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18 February 2011 @ 03:03 pm
Interview with Paul Henry  
Paul Henry is one of Wales’s leading poets. The author of five collections of verse, he has read at festivals across the UK and Europe, and also in India. Originally a songwriter, Henry has guest-edited Poetry Wales and is a popular Creative Writing tutor. He recently presented the 'Inspired' series of arts programmes for BBC Radio Wales. His Selected Poems, The Brittle Sea, was published by Seren in 2010.

Dodging the Waves

The gap between the railings was thirty-five years.
The boy's ghost held on as the high tide raged
and the girl beside him laughed when she too got drenched.
"Who turned all the fairy lights blue?" "Who cares?"

The sea slid back down its pebbly stairs.
"Here comes a big one! Don't let go!" "Never!
I'll never let go!"

                                And both held on to the white bar
before both let go, their laughter caught inside the wave.


SHEENAGH: The internal music of your poems is clear, but the way it's achieved varies quite a lot. On a first reading, it would be easy to assume you were solely a free-verse merchant, because your use of rhyme and half-rhyme tends to be subtle and buried. But actually you use form quite a lot, though more in some collections than others. There isn't much in Captive Audience, for instance, but The Slipped Leash is absolutely full of it. That suggests to me that we have something in common in that respect, because I go through phases where free verse seems to suit what I do, and then suddenly I'll feel there isn't enough music happening and have a reaction in favour of form. Is that how it is with you? Or is there some other factor that decides which it'll be? Does your own musical background have an effect here? I notice a couple of rondeaux or near-rondeaux in Ingrid's Husband, and that's arguably the most song-like form there is.

PAUL: My musical background informs everything, I suspect. I enjoy using traditional forms but arrive at them by accident, unless commissioned to write in one. An intuitive, musical approach to writing means that any form tends to evolve or make itself known. I never begin with the vessel waiting to be filled. I am more concerned that the inner-music is right. This perhaps explains my inconsistency in adopting various forms over the years. I do like to subvert them, or hide them. I hid a sestina in Ingrid’s Husband, and I’m glad you found the rondeaux. I think longer, mainly free verse poems can benefit from formal cadences (and vice versa, of course). I’ve done this in poems like "Gestures", "The Hourglass" and "The Shell House".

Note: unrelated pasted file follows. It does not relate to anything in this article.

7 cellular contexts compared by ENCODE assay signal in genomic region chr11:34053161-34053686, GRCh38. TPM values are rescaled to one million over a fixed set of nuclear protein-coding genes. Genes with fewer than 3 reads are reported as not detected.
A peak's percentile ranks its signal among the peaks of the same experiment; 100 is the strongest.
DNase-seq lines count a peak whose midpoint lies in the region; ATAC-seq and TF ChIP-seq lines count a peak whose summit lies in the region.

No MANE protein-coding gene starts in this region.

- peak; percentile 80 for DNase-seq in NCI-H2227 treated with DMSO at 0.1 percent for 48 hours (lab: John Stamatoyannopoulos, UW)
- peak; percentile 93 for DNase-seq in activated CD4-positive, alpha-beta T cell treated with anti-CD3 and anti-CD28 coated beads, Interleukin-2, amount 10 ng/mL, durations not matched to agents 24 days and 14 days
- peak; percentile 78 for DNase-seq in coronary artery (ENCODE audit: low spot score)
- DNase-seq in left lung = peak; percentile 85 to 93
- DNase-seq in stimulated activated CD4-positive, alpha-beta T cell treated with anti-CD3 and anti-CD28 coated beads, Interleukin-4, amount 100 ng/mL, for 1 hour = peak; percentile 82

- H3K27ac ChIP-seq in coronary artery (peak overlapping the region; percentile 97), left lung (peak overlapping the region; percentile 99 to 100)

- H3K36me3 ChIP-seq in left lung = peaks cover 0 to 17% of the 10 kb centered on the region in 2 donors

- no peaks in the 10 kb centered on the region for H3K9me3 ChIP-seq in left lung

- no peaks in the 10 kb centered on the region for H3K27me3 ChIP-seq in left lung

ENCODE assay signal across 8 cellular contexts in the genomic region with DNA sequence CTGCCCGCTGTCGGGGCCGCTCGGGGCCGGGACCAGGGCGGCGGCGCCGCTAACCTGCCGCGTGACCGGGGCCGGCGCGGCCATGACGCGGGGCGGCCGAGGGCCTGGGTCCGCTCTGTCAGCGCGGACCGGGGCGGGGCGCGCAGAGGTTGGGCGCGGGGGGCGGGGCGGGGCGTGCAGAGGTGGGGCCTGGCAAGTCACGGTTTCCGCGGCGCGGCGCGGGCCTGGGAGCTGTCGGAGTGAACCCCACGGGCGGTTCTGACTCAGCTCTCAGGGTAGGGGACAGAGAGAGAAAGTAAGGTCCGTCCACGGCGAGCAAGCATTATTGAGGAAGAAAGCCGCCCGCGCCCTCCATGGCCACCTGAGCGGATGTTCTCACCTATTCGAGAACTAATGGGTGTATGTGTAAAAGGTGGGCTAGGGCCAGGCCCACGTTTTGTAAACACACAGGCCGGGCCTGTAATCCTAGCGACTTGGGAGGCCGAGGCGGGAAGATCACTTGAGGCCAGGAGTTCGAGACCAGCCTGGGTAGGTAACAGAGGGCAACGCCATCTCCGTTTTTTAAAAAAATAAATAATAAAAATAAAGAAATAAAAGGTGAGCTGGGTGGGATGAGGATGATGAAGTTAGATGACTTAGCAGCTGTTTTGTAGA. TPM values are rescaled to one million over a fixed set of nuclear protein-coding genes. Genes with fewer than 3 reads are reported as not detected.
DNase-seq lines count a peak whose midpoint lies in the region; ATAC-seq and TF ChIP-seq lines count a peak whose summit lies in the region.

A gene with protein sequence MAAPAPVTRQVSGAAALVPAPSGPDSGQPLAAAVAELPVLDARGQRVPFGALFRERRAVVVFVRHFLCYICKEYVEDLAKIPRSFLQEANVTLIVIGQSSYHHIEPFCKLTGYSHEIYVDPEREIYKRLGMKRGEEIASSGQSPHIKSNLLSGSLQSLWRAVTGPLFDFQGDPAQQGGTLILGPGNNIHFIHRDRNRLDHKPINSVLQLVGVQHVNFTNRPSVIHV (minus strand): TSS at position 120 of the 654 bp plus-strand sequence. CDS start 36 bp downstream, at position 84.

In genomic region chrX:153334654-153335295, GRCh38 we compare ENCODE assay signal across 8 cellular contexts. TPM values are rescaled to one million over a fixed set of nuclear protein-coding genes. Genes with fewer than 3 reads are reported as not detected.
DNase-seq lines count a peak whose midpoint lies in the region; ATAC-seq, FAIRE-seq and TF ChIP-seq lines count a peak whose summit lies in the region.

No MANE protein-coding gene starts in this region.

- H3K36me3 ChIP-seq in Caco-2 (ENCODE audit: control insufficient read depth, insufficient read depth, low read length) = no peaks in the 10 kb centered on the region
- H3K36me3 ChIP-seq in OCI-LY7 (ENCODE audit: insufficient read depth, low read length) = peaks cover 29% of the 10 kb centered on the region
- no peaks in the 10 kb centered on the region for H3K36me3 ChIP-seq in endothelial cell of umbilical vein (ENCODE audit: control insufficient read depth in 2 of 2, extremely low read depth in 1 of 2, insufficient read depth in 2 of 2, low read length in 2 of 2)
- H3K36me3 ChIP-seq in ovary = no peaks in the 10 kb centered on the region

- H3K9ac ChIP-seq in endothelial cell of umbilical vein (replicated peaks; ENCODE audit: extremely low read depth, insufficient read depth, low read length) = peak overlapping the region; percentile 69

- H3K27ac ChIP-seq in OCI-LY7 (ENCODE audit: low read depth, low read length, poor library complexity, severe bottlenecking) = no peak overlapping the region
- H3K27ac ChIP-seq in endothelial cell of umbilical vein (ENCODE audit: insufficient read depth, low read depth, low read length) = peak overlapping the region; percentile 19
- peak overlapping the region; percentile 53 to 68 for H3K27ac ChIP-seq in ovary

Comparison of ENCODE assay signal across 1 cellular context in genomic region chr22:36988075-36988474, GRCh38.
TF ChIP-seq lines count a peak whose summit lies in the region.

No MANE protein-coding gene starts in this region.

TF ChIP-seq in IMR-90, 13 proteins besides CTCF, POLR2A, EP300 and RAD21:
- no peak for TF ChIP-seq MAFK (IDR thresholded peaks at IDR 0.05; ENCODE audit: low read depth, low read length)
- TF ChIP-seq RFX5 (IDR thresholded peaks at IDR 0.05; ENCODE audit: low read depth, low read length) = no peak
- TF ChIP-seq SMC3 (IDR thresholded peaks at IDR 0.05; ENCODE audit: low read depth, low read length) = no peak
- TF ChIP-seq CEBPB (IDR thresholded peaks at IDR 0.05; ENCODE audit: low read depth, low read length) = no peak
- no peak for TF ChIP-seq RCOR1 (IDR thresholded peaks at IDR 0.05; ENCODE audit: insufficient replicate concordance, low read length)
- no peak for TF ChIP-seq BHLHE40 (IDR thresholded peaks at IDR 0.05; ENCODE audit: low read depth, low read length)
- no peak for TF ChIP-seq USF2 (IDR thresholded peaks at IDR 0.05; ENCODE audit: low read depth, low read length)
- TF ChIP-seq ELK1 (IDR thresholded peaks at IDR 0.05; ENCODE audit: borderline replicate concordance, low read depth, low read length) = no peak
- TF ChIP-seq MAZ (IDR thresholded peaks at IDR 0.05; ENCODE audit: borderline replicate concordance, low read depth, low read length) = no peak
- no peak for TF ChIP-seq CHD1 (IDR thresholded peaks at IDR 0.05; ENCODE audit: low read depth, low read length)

I like the way Hardy used to invent forms. I used to copy some of them. There’s a Hardy form in Captive Audience – a poem called "Winter Wedding".

Rhyme has become more and more important over the years, to the extent where I rarely write an unrhymed poem. But I do “bury” my rhymes, as you say, or half-bury them. I think the music has to be there, but as an orchestration of silence.

SHEENAGH: That's an answer that makes me wonder how the white space fits in; is the use of white space in a poem, for a musician, maybe equivalent to rests in music? I tend to think of it as the lead in the stained glass; you don't notice it but it holds the pattern together. I think an awful lot of folk have no understanding of the role of white space...

PAUL: I like your “lead in the stained glass” but I’d go further and say that the white space has its own panels. It’s a crucial part of the effect. I appreciate the popularity of poets like Whitman and CK Williams who can range across the page and cover all the snow but, for all their brilliance on the ear, I’m not drawn in to their pages. There’s a poem I’m not certain about, the second "Nightingale Ann" poem. It’s about listening in to the white space, each “bar’s rest”, the place where the poem’s heart resonates. My mother was a professional singer for many years. She sang as naturally as she spoke. What struck me after her death was the silence. How can we hear such silences if we talk over the white space?

Of course, I’m not suggesting that the manipulation of white space is the sole means of communicating silence in a poem. What draws me back, again and again, to the poetry of W.S. Graham is his brilliance at conveying sound through silence. He lets us hear his music by inviting us to eavesdrop on silence. His poems are listening back. He was a gifted singer as a child. His ear is perfect.

SHEENAGH: There's a poem in The Slipped Leash that was a bit of a favourite of mine, called "Heredity". You didn't include it in your Selected, The Brittle Sea - now obviously all sorts get left out of a Selected for sheer space reasons, but there's still a judgement call in there somewhere and poets' judgements on their own poems are always fascinating as a guide to how they work. So what was it that dissatisfied you about this one?

PAUL: As a poem, nothing. I left out at least fifteen poems I consider to be amongst my best. It was a difficult decision - most had appeared in The TLS - but I did so in the awareness that many readers, and even critics, completely buy into the first person. They read literally. As I tend to write out of my own experience it can lead to huge assumptions about my life. The truth of the poem is all that matters but I didn’t want to upset people. I suppose this is one of the indulgences of a selected, being able to claw back, at least for a while, what you regretted publishing in the first instance.